Camino(s) past & future
Camino de Levante 2009
Camino Ingles (Coruna) 2011
Camino Ingles (Coruna) 2014
Pilgrims Way Winchester - Canterbury
Camino Ingles (Ferrol) 2015
Cistercian Way (Wales) 2016
Janet,

I forgot to say that I had the short day into Oseira because I stayed at the Monastery there for a few days. There is also an albergue beyond Oseira at Castro Dozon. Many people walked from Cea to Castro, and then on to Laxe the next day. Both alternatives are quite possible.
 

lynnejohn

Veteran Member
Camino(s) past & future
Frances(2005), VDLP(2007), Madrid(2009), Ingles(2009), Sur (2011), VDLP(2011)-partial, VDLP(2014)
Andy -

What's the albergue like at Castro Dozon now? Last time we were there, there wasn't much, but I've heard it's been fixed up.

lynne
 

andy.d

Veteran Member
Camino(s) past & future
Camino de Levante 2009
Camino Ingles (Coruna) 2011
Camino Ingles (Coruna) 2014
Pilgrims Way Winchester - Canterbury
Camino Ingles (Ferrol) 2015
Cistercian Way (Wales) 2016
lynnejohn said:
Andy -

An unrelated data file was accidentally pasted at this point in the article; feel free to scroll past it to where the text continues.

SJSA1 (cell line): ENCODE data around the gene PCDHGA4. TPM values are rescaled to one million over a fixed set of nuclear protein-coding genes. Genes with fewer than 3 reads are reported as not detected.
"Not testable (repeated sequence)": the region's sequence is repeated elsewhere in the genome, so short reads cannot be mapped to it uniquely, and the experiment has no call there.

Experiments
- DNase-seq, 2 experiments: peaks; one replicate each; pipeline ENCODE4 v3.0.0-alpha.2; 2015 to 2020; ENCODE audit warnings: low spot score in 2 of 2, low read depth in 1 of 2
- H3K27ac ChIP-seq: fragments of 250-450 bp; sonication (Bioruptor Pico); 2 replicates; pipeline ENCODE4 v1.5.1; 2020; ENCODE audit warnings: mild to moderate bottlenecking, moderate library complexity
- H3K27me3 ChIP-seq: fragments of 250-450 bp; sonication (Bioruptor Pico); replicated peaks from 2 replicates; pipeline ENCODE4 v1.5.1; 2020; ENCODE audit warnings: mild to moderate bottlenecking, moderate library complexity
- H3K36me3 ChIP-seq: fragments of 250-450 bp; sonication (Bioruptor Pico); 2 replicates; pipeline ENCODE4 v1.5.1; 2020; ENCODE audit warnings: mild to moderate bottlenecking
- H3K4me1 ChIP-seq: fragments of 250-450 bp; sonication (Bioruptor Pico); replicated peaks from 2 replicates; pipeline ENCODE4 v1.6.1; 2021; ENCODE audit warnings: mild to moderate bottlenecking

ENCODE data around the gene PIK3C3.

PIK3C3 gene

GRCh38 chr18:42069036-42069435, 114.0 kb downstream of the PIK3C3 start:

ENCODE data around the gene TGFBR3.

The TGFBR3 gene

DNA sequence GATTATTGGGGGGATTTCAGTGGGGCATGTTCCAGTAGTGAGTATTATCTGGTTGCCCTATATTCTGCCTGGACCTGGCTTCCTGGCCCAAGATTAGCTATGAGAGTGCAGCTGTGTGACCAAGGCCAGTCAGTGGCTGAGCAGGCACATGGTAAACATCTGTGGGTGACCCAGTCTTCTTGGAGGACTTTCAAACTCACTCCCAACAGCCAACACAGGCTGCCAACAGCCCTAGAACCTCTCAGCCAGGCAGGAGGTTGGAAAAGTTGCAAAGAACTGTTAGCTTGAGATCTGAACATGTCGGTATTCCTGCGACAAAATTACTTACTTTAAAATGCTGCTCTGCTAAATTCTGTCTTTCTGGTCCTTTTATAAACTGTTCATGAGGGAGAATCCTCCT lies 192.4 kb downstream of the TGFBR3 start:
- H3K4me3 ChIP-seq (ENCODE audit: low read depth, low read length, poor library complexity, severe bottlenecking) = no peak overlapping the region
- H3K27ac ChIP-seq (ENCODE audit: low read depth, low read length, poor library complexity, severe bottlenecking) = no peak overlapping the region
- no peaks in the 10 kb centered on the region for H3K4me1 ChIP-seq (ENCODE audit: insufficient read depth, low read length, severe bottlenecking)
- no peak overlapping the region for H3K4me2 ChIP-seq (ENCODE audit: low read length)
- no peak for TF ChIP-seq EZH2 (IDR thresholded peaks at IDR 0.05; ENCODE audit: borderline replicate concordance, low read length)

What's the albergue like at Castro Dozon now? Last time we were there, there wasn't much, but I've heard it's been fixed up.

lynne
I didn't stay in Castro - just a stop for cafe and refresco and bocadillo in the bar there. I talked to pilgrims in Laxe who had stayed there. I remember them saying it had heating and was fine.

Andy
 

lovingkindness

Veteran Member
Camino(s) past & future
.
´What´s the albergue like in Castro Dozon?´

I stayed in Castro Dozon early December, 2009. It is on the outskirts of the village as one leaves. The albergue is modern and pleasing to the eye. It has two sleeping dorms -each with heating/airconditioning, 2 bathrooms with hot water and toilets for both the senors and senoras, and there is a kitchen/communal room with tables and heating/airconditioning. The facilities are bright with lots of natural light flooding the communal area and a covered open-air accessway linking the cooking wing and the dorms opposite. This all sounds fine and fantastic for the spring and summer peregrino but proved drastic for the late autumn/winter peregrinas/os like myself. (See my entry re Castro Dozon on the forum Walking in Winter thread, ).

http://www.caminodesantiago.me/board/camino-mozarabe-and-via-de-la-plata/topic7253.html
Cheers, Lovingkindness